Basso’s final year in the pro peloton was with Gis in 1978
Basso was a showy sort of a sprinter, an astute type, an actor in his trade when he engaged in duels with Dino Zandegù, another rider capable of entertaining the audience. After the finish line, the two always had something to say about the outcome of an uncertain sprint to the last metre. Mutual accusations, arguments, defeats and answers that were all part of a script. Two enemies that made people talk. Irreconcilable at first sight, cheerful and easy-going away from the public.
Giro d’Italia stage 16 1971 in Tarvisio for Dino Zandegù
‘A handsome guy, always looking for female conquests’
Basso would have undoubtably had a greater number of successes if he had followed the rules of a good athlete, his abstinences were few. He loved the pleasures of life. A handsome guy, always looking for female conquests, a follower of Jacques Anquetil, to give an example. A sprinter who also wanted something more, as demonstrated by his success in the 1072 Tour of Sardinia, where he won overall, took two stage wins from four stages and was second and third in the other two.
Sprint win in 1976 with Furzi-Vibor
A memory from the Giro d’Italia was of Basso at the head of the peloton at the summit of a big mountain. The battle between the climbers had disappeared, but Basso was there to prove, for once, that he could get over the climbs with the GC men. On the other hand, his physique was similar to that of Beppe Saronni, a champion of countless victories who twice won the Giro d’Italia. A more determined Basso would have hung up his bike with a decidedly better palmarès. Basso’s shortcoming was that he did not suffer enough, which can be found in cyclists of the past and present. But you can’t be too critical of Marino as he left his mark on the pro peloton. When you become a World champion you can be forgiven for anything.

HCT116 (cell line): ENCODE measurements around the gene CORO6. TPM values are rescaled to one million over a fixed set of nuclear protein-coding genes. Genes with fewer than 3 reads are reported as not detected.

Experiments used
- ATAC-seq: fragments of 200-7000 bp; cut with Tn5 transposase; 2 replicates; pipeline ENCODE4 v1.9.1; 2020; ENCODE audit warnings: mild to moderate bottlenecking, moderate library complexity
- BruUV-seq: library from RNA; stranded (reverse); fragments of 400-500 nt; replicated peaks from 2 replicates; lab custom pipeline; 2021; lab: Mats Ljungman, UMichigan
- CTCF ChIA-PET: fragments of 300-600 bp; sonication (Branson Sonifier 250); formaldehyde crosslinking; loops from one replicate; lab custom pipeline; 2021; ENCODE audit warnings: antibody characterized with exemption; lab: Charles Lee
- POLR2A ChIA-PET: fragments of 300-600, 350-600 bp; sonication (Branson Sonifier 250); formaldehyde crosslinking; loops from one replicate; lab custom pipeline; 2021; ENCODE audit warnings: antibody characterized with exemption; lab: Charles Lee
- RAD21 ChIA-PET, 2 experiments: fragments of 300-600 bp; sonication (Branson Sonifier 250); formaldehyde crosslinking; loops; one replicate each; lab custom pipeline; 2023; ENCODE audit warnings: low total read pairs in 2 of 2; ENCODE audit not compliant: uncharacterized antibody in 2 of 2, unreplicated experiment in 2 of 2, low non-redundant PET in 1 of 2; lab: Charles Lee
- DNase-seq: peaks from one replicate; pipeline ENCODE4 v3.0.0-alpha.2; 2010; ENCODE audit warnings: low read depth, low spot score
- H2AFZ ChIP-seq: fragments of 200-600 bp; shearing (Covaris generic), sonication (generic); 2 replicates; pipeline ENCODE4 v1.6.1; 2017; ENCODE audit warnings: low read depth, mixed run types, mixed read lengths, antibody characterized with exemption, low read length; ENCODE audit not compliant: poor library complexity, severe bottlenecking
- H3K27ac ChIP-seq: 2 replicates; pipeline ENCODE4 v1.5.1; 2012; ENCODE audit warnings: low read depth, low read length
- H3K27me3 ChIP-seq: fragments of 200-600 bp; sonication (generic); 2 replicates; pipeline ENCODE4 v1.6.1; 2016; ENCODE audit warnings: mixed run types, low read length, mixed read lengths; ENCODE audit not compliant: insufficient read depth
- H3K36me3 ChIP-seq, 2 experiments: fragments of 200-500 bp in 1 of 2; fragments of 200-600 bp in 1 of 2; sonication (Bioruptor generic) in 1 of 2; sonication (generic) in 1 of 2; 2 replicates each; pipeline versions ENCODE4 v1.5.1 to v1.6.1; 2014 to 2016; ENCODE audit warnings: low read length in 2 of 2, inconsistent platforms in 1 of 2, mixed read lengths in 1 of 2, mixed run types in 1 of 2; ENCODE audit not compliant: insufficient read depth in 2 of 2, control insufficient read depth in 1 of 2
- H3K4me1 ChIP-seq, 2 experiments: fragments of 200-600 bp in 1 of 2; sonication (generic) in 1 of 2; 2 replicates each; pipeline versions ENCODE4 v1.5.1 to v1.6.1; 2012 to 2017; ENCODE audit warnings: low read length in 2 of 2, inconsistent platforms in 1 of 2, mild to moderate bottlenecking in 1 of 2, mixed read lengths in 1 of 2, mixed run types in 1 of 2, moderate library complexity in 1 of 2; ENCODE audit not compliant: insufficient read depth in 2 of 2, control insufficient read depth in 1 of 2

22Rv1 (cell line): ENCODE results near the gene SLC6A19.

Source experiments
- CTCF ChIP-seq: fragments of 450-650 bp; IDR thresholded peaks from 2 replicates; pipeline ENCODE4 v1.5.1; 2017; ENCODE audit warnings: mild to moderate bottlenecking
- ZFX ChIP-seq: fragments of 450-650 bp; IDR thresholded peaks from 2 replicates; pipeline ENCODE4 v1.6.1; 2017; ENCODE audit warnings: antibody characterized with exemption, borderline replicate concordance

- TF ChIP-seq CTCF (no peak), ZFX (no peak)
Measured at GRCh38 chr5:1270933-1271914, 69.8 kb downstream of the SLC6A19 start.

Marino Basso – Champion of the World
Basso rode for eight different teams, all Italian: 1966 to 1967: Mainetti, 1968 to 1971: Molteni, 1972: Salvarani, 1973 to 1974: Bianchi-Campagnolo, 1975: Magniflex, 1976: Furzi-Vibor, 1977: Selle Royal-Alan, 1978: Gis Gelati. His final year with Molteni in 1971 was the year Eddy Merckx and his Belgian colleagues came to the team. It is said that Basso left at the end of that year because all the Belgians wanted to eat was chips (French fries), and it was impossible to get a good plate of pasta. After his professional career, Basso became a manager with a number of different teams.
Molteni – Pre Merckx and those Belgians
He is not related to Italian cyclist Ivan Basso, but his brother Alcide founded Basso Bikes.
Basso with Gianni Motta